RIBA competition-winning design

The Studio McLeod and Ekkist design proposal for the new Sevenoaks Nature and Well-being Centre is centred on finding a symbiosis between people and nature. The proposal was selected by Kent Wildlife Trust as the winning entry into an RIBA competition to design the scheme.

Nature is fundamental to human health and happiness: studies show that we are healthier, happier, calmer, more immune to disease and less likely to suffer from mental health issues when we are in touch with nature. The aim is to create an outstanding, memorable and functional building, supporting wildlife, encouraging curiosity and engaging people in looking after nature, their own well-being and communities.

Bold yet sensitive, the building forms a gateway to a harmoniously developed reserve and aims to overcome the challenges of connecting people with nature without it being damaged.

 

Envisaged as three birds nestling together, the building embodies notions of nature, community and well-being. On arrival, visitors follow footpaths through a calming ‘Orchard Garden’ before being greeted by sculptural forms drawn from Kent farmstead vernacular, offering connections to the immediate and wider landscape.

 

The layout is organised so that noisy, quiet, and private functions of reception / cafe, exhibition and studio / treatment rooms co-exist without disruption, providing for the needs of different users.

The building connects with nature on many levels, from materials to views out. Image courtesy of Studio McLeod

Simple and natural, materials, stunning natural light and considered landscape views are incorporated to benefit the well-being of staff and visitors alike. Timber interiors, based on birdwatching hides and Kent vernacular, offer a recognisable but elevated quality to interior spaces.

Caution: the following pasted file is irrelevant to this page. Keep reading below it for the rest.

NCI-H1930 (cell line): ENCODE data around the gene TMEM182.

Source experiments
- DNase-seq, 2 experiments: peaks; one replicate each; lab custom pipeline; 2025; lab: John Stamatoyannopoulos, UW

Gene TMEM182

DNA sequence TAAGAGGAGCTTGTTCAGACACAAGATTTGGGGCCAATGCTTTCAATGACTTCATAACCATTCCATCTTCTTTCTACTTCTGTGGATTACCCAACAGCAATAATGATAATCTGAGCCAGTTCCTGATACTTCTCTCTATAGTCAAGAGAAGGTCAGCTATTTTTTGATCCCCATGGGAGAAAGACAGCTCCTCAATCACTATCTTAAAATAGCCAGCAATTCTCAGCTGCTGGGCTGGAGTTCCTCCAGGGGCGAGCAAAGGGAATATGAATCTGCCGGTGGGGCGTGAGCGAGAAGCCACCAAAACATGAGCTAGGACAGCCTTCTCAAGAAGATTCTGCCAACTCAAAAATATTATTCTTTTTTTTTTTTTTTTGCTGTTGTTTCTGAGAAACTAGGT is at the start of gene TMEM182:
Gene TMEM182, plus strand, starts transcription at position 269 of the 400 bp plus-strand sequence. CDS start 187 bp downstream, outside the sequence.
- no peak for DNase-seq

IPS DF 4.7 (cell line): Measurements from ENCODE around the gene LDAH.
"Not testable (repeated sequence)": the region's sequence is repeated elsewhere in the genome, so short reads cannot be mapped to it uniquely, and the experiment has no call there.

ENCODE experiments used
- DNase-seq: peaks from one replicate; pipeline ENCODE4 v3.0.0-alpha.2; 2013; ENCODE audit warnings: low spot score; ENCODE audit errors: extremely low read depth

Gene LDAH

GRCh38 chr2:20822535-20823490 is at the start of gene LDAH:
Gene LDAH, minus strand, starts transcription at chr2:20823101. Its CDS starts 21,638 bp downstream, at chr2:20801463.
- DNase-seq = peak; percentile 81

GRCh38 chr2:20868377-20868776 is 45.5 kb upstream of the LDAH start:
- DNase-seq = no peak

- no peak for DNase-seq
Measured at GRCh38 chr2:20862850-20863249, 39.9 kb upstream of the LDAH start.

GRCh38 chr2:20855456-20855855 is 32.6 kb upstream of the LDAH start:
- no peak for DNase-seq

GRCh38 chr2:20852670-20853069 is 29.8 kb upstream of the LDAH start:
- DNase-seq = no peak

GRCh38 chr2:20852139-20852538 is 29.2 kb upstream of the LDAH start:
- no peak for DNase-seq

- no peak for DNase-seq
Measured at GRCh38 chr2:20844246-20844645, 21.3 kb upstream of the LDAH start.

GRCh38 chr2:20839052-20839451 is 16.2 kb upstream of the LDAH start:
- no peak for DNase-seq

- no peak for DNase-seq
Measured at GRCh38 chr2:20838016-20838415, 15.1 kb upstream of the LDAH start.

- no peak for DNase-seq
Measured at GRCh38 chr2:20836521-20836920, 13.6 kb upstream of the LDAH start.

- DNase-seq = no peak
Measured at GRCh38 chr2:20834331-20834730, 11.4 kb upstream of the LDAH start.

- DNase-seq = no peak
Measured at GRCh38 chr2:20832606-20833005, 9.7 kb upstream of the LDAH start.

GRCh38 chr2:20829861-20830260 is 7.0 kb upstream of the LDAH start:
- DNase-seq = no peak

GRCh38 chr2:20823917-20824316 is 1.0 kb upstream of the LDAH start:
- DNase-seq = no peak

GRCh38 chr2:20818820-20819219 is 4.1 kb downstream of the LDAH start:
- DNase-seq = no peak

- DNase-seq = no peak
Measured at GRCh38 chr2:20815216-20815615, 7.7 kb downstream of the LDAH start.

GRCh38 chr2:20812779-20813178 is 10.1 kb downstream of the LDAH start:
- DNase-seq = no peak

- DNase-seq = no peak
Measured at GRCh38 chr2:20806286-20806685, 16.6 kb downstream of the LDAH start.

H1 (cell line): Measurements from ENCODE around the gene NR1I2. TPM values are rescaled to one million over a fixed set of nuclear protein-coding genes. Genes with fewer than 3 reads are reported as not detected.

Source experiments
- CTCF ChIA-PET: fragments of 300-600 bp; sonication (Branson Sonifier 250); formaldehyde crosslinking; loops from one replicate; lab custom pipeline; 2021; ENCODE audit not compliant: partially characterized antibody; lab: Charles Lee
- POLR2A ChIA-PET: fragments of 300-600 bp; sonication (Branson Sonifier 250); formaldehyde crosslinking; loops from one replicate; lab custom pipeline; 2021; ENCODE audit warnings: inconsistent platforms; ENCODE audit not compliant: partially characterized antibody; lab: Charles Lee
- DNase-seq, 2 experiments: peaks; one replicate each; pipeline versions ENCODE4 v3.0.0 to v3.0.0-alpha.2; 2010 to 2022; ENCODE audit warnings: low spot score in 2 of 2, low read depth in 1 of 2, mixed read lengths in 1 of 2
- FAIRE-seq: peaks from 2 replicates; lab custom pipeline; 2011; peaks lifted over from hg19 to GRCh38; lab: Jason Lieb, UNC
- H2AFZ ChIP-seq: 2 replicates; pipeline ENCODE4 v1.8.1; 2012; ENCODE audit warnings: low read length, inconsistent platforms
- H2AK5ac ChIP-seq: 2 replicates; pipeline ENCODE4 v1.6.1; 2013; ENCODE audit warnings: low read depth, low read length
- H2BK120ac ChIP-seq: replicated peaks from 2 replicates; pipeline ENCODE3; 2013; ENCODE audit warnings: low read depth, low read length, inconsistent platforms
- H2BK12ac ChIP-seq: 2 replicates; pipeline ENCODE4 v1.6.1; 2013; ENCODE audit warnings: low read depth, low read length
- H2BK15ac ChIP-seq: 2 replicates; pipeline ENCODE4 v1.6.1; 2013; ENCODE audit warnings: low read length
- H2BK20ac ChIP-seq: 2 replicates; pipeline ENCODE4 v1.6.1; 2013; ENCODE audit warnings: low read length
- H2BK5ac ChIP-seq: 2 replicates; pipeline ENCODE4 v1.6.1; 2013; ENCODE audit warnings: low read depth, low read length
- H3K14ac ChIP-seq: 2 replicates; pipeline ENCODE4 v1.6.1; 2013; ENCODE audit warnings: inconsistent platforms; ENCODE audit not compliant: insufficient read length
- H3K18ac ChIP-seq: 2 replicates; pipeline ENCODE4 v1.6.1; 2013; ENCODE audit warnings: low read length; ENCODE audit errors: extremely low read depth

Materials are natural, sustainable, and echo textures in nature, the surrounding landscape and history of the site. Rammed earth walls reference early Kent ragstone buildings, the gravel quarry and suggest a strong connection to the ground. Rammed hempcrete insulates the walls, while providing a breathable and characterful finish. Belfast ‘lattice’ trusses form a locally sourced and efficient structure, dappling light from above and referencing bird wings and nests.

Belfast 'lattice' trusses form a locally sourced and efficient structure. Image courtesy of Studio McLeod

Materials are natural, sustainable, and echo textures in nature, the surrounding landscape and history of the site. Rammed earth walls reference early Kent ragstone buildings, the gravel quarry and suggest a strong connection to the ground. Rammed hempcrete insulates the walls, while providing a breathable and characterful finish. Belfast ‘lattice’ trusses form a locally sourced and efficient structure, dappling light from above and referencing bird wings and nests. Like bird feathers, the chestnut shingles give each building form its own character, referencing a father, mother and infant bird.

 

Referencing environmental and biophilic psychology, together with design for a range of physical and mental impairments influence the proposals to ensure accessibility for all. There is a sense of ‘order and complexity’ to calm and inspire, ‘mystery and legibility’ to create intrigue about what is around the corner and long views for comprehension. A sense of refuge and prospect is achieved with cosy and open spaces with views.

Nature surrounds and permeates the building with internal trees, plants and nesting places for birds, bats and bugs. Image courtesy of Studio McLeod

If you would like to discuss a similar project with Ekkist, we would love to hear from you.

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+44(0)1483560249